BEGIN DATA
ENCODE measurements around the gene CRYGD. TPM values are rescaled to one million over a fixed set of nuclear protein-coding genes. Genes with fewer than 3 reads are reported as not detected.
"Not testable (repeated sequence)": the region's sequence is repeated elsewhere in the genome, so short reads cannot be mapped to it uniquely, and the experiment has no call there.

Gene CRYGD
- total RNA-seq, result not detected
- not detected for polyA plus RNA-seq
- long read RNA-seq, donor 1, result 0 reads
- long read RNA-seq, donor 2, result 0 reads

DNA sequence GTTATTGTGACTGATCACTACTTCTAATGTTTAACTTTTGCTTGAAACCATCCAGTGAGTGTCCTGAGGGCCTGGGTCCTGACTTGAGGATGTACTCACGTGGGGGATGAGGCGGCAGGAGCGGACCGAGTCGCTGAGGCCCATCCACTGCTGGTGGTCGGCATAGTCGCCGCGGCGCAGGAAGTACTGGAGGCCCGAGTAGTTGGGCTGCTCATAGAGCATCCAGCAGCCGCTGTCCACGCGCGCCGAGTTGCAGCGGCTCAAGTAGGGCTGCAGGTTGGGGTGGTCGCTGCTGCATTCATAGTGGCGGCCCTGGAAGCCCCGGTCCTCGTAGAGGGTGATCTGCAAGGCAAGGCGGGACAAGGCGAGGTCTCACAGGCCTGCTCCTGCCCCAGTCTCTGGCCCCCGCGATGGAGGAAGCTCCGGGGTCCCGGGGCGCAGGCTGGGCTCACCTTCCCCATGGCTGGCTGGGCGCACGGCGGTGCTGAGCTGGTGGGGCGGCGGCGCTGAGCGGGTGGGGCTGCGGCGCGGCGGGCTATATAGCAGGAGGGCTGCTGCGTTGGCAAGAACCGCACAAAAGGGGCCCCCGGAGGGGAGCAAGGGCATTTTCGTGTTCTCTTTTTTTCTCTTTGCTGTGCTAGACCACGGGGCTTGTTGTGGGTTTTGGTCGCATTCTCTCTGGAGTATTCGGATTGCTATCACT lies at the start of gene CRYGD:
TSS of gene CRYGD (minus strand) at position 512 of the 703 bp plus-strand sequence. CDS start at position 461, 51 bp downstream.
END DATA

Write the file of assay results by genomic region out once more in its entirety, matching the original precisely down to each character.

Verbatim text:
ENCODE measurements around the gene CRYGD. TPM values are rescaled to one million over a fixed set of nuclear protein-coding genes. Genes with fewer than 3 reads are reported as not detected.
"Not testable (repeated sequence)": the region's sequence is repeated elsewhere in the genome, so short reads cannot be mapped to it uniquely, and the experiment has no call there.

Gene CRYGD
- total RNA-seq, result not detected
- not detected for polyA plus RNA-seq
- long read RNA-seq, donor 1, result 0 reads
- long read RNA-seq, donor 2, result 0 reads

DNA sequence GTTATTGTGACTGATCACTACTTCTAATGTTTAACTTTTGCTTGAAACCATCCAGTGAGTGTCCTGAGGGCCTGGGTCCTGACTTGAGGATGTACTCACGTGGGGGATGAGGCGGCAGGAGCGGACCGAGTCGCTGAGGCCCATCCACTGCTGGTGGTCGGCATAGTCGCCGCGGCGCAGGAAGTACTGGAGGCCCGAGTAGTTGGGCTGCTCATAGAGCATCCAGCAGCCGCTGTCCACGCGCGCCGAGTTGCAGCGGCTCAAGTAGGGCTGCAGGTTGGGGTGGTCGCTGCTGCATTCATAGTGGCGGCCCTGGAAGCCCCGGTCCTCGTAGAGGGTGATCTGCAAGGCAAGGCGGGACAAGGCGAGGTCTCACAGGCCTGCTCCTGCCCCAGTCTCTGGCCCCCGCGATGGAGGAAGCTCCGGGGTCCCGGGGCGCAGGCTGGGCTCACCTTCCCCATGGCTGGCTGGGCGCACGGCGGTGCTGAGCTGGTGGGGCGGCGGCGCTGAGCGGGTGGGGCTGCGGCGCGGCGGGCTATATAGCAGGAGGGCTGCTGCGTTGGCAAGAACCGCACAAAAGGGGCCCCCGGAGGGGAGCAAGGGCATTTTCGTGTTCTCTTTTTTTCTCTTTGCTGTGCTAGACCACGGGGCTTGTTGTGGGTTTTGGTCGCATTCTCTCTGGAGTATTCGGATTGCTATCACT lies at the start of gene CRYGD:
TSS of gene CRYGD (minus strand) at position 512 of the 703 bp plus-strand sequence. CDS start at position 461, 51 bp downstream.